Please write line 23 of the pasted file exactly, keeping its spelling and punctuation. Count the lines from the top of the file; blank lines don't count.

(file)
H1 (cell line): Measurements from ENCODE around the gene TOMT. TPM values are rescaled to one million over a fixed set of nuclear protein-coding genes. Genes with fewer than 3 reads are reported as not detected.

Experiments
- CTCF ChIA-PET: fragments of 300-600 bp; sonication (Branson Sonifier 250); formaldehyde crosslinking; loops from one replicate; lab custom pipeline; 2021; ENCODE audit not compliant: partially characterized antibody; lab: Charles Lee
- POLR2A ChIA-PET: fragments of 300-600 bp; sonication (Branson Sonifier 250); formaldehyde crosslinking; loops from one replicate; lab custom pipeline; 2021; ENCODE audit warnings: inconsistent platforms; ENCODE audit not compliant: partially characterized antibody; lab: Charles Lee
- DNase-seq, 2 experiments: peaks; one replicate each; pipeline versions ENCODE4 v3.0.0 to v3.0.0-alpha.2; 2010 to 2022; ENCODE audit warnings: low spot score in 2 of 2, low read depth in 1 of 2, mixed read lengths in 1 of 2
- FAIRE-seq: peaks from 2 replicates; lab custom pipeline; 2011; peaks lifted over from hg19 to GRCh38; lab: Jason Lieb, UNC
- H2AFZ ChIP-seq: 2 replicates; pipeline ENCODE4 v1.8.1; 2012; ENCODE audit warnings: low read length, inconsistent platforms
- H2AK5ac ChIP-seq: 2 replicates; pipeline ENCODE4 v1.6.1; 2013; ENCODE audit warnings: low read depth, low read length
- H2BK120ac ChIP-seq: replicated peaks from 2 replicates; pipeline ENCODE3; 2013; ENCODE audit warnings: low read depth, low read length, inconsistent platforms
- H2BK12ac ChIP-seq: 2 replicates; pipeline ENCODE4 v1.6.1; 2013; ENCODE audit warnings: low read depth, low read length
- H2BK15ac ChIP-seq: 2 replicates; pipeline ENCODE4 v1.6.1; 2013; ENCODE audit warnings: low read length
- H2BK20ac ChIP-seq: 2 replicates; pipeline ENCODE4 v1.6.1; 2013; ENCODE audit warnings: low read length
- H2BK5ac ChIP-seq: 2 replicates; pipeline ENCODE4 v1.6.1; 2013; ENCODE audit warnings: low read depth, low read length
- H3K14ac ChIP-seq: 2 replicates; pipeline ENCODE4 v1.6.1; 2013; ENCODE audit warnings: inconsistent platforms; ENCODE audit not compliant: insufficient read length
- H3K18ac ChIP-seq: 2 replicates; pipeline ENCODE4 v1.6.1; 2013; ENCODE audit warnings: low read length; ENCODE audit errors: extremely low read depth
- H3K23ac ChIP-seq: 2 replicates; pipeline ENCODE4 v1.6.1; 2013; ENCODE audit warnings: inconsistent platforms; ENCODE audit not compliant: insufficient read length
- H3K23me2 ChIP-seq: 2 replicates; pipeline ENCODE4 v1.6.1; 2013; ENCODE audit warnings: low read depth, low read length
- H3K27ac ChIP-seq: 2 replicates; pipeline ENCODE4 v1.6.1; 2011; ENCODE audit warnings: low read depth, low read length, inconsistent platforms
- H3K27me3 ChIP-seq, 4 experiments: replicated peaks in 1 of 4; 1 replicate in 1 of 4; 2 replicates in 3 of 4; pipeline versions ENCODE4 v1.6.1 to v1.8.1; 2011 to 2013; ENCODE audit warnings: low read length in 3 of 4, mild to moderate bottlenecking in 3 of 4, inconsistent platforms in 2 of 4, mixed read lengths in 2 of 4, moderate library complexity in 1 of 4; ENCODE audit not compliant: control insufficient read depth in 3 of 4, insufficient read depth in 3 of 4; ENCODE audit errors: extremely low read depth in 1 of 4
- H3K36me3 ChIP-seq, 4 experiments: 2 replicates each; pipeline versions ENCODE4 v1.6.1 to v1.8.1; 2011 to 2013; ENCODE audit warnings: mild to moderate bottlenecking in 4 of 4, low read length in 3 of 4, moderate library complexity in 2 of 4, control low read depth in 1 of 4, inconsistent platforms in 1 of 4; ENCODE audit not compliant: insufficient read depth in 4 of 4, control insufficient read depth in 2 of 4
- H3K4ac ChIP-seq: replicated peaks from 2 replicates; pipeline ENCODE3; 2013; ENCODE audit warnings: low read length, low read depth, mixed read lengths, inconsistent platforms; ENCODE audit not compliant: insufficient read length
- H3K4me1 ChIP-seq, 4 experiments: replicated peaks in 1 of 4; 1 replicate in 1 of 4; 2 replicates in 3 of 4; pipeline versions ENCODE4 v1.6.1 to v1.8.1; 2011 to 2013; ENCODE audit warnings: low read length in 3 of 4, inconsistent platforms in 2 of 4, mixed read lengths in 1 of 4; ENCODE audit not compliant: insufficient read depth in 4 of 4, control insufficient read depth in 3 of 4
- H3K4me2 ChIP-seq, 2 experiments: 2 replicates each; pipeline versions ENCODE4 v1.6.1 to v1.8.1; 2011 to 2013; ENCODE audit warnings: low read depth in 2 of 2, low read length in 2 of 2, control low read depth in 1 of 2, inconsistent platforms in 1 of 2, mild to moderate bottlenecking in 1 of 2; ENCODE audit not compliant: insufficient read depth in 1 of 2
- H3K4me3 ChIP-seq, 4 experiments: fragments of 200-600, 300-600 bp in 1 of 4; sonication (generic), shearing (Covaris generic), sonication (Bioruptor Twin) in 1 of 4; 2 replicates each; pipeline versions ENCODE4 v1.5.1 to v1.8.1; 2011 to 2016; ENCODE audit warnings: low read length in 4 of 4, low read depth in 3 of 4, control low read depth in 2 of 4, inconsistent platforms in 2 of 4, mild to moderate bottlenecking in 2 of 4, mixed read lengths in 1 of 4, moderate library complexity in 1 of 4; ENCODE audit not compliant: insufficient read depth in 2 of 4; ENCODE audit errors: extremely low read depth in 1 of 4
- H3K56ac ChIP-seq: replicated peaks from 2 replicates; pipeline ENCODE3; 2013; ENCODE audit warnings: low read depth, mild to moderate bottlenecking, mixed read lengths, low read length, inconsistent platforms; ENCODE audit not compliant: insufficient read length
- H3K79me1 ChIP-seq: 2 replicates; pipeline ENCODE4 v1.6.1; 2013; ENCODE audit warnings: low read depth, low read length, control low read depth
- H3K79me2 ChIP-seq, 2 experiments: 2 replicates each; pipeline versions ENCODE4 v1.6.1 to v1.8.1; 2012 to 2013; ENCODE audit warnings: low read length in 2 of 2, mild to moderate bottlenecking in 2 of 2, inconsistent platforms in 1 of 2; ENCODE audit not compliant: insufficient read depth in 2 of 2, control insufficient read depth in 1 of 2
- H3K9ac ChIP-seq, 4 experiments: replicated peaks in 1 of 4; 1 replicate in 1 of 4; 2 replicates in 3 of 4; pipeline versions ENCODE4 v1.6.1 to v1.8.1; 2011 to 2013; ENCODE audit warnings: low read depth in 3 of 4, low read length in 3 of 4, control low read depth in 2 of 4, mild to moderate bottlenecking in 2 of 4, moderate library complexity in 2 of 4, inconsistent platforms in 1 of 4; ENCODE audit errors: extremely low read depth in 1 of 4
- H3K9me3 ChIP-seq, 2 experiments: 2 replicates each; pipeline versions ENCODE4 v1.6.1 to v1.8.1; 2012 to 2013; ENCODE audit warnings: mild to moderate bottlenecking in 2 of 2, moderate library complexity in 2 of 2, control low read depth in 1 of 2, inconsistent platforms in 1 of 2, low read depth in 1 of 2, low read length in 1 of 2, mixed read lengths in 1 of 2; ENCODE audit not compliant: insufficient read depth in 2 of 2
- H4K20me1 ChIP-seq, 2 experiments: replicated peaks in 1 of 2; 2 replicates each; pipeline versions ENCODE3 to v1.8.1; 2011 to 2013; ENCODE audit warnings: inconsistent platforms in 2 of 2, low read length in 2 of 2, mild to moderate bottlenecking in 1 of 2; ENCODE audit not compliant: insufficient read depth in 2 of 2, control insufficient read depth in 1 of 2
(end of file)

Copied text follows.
- H3K4me2 ChIP-seq, 2 experiments: 2 replicates each; pipeline versions ENCODE4 v1.6.1 to v1.8.1; 2011 to 2013; ENCODE audit warnings: low read depth in 2 of 2, low read length in 2 of 2, control low read depth in 1 of 2, inconsistent platforms in 1 of 2, mild to moderate bottlenecking in 1 of 2; ENCODE audit not compliant: insufficient read depth in 1 of 2